Asia Defense

Japan Maritime Self Defense Force to Send Largest Carrier to the South China Sea

Recent Features

Asia Defense

Japan Maritime Self Defense Force to Send Largest Carrier to the South China Sea

Japan plans to dispatch its largest warship to the disputed waters.

Japan Maritime Self Defense Force to Send Largest Carrier to the South China Sea
Credit: Wikimedia Commons/DragonerJP

The Japan Maritime Self Defense Force (JMSDF) will dispatch its largest warship, the helicopter carrier JS Izumo, on a three-month deployment to the South China Sea beginning in May, according to media reports.

While deployed, the 27,000-ton warship will make port calls in Singapore, Indonesia, the Philippines, and Sri Lanka and is also slated to participate in this year’s trilateral India-U.S.-Japan Malabar naval exercise taking place in the Indian Ocean in July.

According to Japanese defense sources interviewed by Reuters, “the aim is to test the capability of the Izumo by sending it out on an extended mission.” Furthermore, the helicopter carrier “will train with the U.S. Navy in the South China Sea.”

No further details were provided by the Japanese Ministry of Defense.

During last year’s iteration of the Malabar naval drill, which took place in the Philippine Sea in June, the JMSDF sent the Izumo’s predecessor, the 19,000-ton JS Hyuga — the lead ship of the Hyuga-class of helicopter carriers — to participate in the exercise.

The Izumo-class helicopter carrier, officially referred to as a helicopter destroyer in order to downplay the ship’s offensive capabilities, is the largest surface combatant currently in service with the JMSDF. And while the Izumo’s primary role is surveillance and humanitarian assistance and disaster relief missions, the ship can serve as an effective anti-submarine warfare platform.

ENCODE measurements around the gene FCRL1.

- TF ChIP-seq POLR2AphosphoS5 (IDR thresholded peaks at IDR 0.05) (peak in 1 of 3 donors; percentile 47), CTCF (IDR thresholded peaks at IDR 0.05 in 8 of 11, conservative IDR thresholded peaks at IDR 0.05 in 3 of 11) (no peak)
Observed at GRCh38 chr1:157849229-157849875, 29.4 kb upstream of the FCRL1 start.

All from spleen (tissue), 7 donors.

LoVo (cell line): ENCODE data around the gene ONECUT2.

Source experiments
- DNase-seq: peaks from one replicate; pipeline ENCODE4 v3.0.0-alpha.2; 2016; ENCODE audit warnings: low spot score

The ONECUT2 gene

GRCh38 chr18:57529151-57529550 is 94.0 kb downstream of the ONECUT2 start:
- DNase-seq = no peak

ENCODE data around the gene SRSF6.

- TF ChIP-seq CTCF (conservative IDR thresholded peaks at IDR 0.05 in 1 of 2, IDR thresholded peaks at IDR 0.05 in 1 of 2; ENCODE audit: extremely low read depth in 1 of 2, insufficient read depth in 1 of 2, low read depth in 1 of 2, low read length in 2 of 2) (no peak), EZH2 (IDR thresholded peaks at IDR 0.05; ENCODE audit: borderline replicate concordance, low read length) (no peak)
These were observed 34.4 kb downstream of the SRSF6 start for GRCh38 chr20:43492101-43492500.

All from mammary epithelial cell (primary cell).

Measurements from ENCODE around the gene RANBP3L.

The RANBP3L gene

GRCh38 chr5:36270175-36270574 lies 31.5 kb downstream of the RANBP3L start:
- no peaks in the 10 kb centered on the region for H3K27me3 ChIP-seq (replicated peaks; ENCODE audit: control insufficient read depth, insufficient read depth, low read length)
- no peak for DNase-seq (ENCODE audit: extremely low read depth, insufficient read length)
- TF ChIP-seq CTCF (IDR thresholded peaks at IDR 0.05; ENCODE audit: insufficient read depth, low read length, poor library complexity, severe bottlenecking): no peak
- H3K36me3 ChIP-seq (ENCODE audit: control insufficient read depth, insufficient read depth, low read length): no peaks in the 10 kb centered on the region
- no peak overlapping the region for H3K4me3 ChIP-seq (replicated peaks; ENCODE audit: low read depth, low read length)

“The ship is designed to accommodate up to 14 helicopters (seven Mitsubishi-built SH-60k ASW helicopters and seven Agusta Westland MCM-101 mine countermeasure helicopters), five of which can simultaneously take off and land, given the Izumo’s large flight deck and five landing spots,” I explained elsewhere.

While repeatedly denied by Japanese officials and with no official plans to acquire the aircraft in the future, the JMSDF could launch the F-35B is the U.S. Marine Corps variant of the supersonic fifth-generation F-35B Lightning II Joint Strike Fighter, capable of vertical or short takeoffs and vertical landings without requiring a catapult launcher, from the Izumo.

The Japan Air Self Defense Force will procure up to 100 additional new fifth-generation air superiority fighter aircraft by the 2030s and will receive 42 F-35As (the conventional take off and landing variant) over the coming years. However, the Izumo lacks a catapult system necessary to launch conventional fighter jets.

The JMSDF will more likely deploy a number of V-22 tilt-rotor aircraft — a hybrid between a conventional helicopter and turboprop plane with both vertical takeoff and landing (VTOL) and short takeoff and landing (STOL) capability — from the carrier. Japan has placed an order with the United States for a total of 17 V-22s and is expected to receive the first batch of aircraft in 2017.

Next to a OQQ-22 bow-mounted sonar to track enemy submarines, the carrier boasts two Raytheon RIM-116 Rolling Airframe Missile SeaRAM launchers and two Phalanx close-in weapon systems to defend against aerial threats.

The JS Izumo is expected to return to Japan in August. Her sister ship, the Kaga, is scheduled to be commissioned this month.